Valentine’s Day means big business, long hours for merchants

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By Stephen Brooks
Williamston Post staff writer

Rae Harris, an employee at Vivee’s Floral Garden and Café, 142 W. Grand River Ave., trims a flower arrangement on Feb. 13 in preparation for Valentine's Day.

Rae Harris, an employee at Vivee’s Floral Garden and Café, 142 W. Grand River Ave., trims a flower arrangement on Feb. 13 in preparation for Valentine’s Day.

As countless consumers struggle to coordinate perfect plans and gifts for their significant others on Valentine’s Day, the pressure is multiplied for local businesses once Feb. 14 begins to roll around each year.

“Valentine’s Day is a huge, huge deal. We’ll do probably six weeks’ worth of business for this holiday,” said Dawn-Marie Joseph, owner of Vivee’s Floral Garden and Café, 142 W. Grand River Ave.

For Joseph and her employees, preparation for Valentine’s Day begins on New Year’s Day each year with organizing candy boxes and arrangements. The store offers a large collection of chocolates, some of which are made in-house and the rest of which come from Michigan-based vendors, Joseph said.

More than a week prior to the holiday, Joseph’s days have started around 8 a.m. and ended near midnight. She starts receiving her flower shipments, which all have to be trimmed, cleaned and taken care of with food and water.

On a normal day, the store would be staffed with two people, but on Valentine’s Day Joseph enlists the help of five or six delivery drivers and four employees in the store to help with the increased workload.

Vivee’s Floral Garden and Café offers delivery for personalized orders to the surrounding areas in Ingham County.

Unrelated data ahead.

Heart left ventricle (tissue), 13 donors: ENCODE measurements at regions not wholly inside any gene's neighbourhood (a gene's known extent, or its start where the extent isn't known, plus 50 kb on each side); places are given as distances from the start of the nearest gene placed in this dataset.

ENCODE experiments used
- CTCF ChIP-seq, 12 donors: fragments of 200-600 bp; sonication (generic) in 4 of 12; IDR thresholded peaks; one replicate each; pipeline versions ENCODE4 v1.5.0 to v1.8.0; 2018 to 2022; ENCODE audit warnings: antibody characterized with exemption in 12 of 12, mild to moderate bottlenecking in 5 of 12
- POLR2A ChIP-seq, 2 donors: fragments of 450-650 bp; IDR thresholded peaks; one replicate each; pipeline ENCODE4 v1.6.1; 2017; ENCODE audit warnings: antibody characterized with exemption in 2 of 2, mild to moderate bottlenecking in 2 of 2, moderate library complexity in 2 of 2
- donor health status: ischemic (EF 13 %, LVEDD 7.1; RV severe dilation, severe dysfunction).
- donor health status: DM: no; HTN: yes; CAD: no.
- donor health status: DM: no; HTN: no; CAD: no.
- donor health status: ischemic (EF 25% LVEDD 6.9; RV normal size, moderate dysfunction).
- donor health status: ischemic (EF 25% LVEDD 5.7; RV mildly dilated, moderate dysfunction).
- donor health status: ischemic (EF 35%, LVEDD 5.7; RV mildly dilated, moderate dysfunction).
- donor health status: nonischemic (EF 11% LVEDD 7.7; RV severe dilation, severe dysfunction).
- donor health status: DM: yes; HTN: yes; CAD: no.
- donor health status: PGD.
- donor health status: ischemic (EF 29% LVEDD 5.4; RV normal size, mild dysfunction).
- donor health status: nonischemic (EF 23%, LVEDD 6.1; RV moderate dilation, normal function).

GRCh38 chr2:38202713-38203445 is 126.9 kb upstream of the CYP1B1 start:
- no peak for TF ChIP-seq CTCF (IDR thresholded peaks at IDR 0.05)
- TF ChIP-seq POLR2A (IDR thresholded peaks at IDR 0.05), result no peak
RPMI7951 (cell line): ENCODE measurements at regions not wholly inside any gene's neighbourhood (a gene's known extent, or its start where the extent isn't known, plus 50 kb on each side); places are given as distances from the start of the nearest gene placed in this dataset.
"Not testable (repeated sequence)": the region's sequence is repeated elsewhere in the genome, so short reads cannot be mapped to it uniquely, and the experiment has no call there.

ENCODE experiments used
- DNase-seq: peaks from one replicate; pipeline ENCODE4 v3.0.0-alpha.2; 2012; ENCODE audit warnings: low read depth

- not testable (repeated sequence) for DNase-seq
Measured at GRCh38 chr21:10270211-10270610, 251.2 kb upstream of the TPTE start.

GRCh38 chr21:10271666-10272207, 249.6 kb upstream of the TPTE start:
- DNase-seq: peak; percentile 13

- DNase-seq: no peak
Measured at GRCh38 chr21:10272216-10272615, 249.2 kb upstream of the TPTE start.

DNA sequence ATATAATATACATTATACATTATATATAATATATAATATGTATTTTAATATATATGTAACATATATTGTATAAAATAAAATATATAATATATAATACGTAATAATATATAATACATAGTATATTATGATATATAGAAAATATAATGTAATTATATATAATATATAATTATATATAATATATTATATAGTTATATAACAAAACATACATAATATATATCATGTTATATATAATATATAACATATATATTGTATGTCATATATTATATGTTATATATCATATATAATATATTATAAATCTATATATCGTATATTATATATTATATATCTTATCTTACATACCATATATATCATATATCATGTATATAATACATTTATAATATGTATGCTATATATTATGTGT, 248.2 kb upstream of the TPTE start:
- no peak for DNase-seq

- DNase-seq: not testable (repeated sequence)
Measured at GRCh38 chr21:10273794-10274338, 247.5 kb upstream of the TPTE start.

Orders begin piling up about a week prior to Valentine’s Day, Joseph said, with the most popular choice being a dozen red roses. She estimated the day before the holiday that her store would receive roughly 125 orders. A single rose costs $5 while a dozen is $65. The store offers packages that include chocolates as well.

“It’s hard to get red roses right now because there’s only so many that grow, and there’s a lot of us florists that are trying to get them,” Joseph said. “And the price goes up, and up, and up. Flowers are pretty expensive this time of year.”

Najah El-Haddad, owner of Williamston Florist and Greenhouse, 1448 W. Grand River Ave., also increases her staff on the special day, from about three employees normally up to eight. El-Haddad said Valentine’s Day takes a backseat only to Mother’s Day, “because everybody has a mother, but not everybody has a lover.”

El-Haddad said she began getting orders as early as two weeks ago from “those who are afraid to be in the doghouse,” and that red roses are her store’s most popular item as well.

Other businesses bloom, too

Flower and gift vendors aren’t the only ones that scramble to prepare for the holiday.

Ian Redmond, bar manager at Gracie’s Place, 151 S. Putnam St., said reservations for the restaurant’s Valentine’s Day special were completely booked two days prior to the holiday. Gracie’s Place offers a four-course meal with select options from a special menu for $45 on Thursday, Friday and Saturday.

The restaurant, which will cook only with fresh ingredients it receives that day, offers packages with flowers and chocolates arranged on the table to greet guests, as well as wine pairings to go with each meal, he said.

Redmond said he expects 575-600 people will be served throughout the weekend.

“The food is excellent, locally sourced. You know you’re getting something special that you can’t get anywhere else in the city,” Redmond said.

“It’s just an overall enjoyed experience, and while it is busy, it’s still quite an enjoyable experience for a couple — you’re not in a big, noisy place. We try to keep it as romantic as possible.”

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